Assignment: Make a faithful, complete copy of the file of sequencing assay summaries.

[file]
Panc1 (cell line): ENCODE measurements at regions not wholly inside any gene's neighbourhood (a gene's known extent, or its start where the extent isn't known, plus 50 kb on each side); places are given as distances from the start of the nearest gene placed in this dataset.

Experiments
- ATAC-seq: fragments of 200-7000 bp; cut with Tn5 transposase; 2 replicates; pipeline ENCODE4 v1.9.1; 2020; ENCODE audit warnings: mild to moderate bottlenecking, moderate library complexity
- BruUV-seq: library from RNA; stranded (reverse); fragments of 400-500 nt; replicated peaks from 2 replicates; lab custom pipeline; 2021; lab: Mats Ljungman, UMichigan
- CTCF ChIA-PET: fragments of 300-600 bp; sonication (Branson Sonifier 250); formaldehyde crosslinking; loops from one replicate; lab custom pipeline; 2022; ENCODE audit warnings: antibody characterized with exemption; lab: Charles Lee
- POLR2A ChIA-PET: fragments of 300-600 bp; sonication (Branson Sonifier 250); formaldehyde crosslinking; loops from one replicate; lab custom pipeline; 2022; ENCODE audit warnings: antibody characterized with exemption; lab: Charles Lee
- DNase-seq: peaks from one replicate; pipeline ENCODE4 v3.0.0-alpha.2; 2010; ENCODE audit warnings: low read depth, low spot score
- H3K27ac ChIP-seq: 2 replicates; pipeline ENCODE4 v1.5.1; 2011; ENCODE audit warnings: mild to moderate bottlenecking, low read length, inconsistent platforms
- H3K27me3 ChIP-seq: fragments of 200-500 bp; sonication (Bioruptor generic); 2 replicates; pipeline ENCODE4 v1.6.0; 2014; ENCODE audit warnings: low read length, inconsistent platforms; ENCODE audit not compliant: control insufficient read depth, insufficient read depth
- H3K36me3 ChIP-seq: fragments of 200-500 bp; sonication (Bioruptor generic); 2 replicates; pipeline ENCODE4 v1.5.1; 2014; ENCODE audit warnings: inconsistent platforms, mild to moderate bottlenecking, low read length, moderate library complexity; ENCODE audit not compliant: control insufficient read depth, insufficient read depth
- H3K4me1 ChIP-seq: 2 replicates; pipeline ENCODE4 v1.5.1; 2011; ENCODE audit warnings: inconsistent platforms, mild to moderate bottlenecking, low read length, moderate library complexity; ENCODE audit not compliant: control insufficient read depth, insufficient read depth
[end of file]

Panc1 (cell line): ENCODE measurements at regions not wholly inside any gene's neighbourhood (a gene's known extent, or its start where the extent isn't known, plus 50 kb on each side); places are given as distances from the start of the nearest gene placed in this dataset.

Experiments
- ATAC-seq: fragments of 200-7000 bp; cut with Tn5 transposase; 2 replicates; pipeline ENCODE4 v1.9.1; 2020; ENCODE audit warnings: mild to moderate bottlenecking, moderate library complexity
- BruUV-seq: library from RNA; stranded (reverse); fragments of 400-500 nt; replicated peaks from 2 replicates; lab custom pipeline; 2021; lab: Mats Ljungman, UMichigan
- CTCF ChIA-PET: fragments of 300-600 bp; sonication (Branson Sonifier 250); formaldehyde crosslinking; loops from one replicate; lab custom pipeline; 2022; ENCODE audit warnings: antibody characterized with exemption; lab: Charles Lee
- POLR2A ChIA-PET: fragments of 300-600 bp; sonication (Branson Sonifier 250); formaldehyde crosslinking; loops from one replicate; lab custom pipeline; 2022; ENCODE audit warnings: antibody characterized with exemption; lab: Charles Lee
- DNase-seq: peaks from one replicate; pipeline ENCODE4 v3.0.0-alpha.2; 2010; ENCODE audit warnings: low read depth, low spot score
- H3K27ac ChIP-seq: 2 replicates; pipeline ENCODE4 v1.5.1; 2011; ENCODE audit warnings: mild to moderate bottlenecking, low read length, inconsistent platforms
- H3K27me3 ChIP-seq: fragments of 200-500 bp; sonication (Bioruptor generic); 2 replicates; pipeline ENCODE4 v1.6.0; 2014; ENCODE audit warnings: low read length, inconsistent platforms; ENCODE audit not compliant: control insufficient read depth, insufficient read depth
- H3K36me3 ChIP-seq: fragments of 200-500 bp; sonication (Bioruptor generic); 2 replicates; pipeline ENCODE4 v1.5.1; 2014; ENCODE audit warnings: inconsistent platforms, mild to moderate bottlenecking, low read length, moderate library complexity; ENCODE audit not compliant: control insufficient read depth, insufficient read depth
- H3K4me1 ChIP-seq: 2 replicates; pipeline ENCODE4 v1.5.1; 2011; ENCODE audit warnings: inconsistent platforms, mild to moderate bottlenecking, low read length, moderate library complexity; ENCODE audit not compliant: control insufficient read depth, insufficient read depth